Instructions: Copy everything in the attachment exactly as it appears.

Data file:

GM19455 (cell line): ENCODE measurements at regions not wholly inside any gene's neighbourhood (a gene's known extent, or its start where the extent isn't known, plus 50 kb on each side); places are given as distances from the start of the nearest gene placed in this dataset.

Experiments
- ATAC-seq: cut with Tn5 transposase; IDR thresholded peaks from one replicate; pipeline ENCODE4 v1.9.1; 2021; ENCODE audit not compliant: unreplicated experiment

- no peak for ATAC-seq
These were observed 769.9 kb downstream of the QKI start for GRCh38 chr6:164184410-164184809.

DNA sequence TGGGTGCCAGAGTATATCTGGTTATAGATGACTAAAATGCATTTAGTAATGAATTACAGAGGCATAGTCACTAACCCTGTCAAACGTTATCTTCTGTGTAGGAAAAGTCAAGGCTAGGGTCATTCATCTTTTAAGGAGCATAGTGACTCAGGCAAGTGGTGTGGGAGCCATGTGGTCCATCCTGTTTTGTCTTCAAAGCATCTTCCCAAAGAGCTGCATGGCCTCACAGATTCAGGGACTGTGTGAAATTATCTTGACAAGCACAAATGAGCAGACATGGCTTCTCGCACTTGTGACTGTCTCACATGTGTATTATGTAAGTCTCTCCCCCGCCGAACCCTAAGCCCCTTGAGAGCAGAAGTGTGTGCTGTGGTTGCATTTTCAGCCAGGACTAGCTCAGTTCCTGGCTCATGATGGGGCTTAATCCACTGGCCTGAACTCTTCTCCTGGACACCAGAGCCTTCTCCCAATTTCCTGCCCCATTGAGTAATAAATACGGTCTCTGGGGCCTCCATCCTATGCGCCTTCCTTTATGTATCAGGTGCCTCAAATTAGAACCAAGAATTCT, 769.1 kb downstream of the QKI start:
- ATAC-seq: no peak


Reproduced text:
GM19455 (cell line): ENCODE measurements at regions not wholly inside any gene's neighbourhood (a gene's known extent, or its start where the extent isn't known, plus 50 kb on each side); places are given as distances from the start of the nearest gene placed in this dataset.

Experiments
- ATAC-seq: cut with Tn5 transposase; IDR thresholded peaks from one replicate; pipeline ENCODE4 v1.9.1; 2021; ENCODE audit not compliant: unreplicated experiment

- no peak for ATAC-seq
These were observed 769.9 kb downstream of the QKI start for GRCh38 chr6:164184410-164184809.

DNA sequence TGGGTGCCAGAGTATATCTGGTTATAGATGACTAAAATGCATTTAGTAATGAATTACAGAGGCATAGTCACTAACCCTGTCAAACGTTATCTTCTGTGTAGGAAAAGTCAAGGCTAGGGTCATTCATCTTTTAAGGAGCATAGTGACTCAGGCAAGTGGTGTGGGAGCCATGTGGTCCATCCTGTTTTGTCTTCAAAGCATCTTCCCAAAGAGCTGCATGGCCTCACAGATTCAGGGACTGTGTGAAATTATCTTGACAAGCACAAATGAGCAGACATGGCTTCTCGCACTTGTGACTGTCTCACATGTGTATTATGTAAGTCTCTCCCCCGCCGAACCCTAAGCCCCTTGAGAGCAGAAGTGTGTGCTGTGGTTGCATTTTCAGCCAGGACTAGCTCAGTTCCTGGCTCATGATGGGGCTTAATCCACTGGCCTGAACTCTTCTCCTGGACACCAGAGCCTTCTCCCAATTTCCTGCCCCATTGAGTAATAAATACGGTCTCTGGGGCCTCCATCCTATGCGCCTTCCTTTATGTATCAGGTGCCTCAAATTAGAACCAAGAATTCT, 769.1 kb downstream of the QKI start:
- ATAC-seq: no peak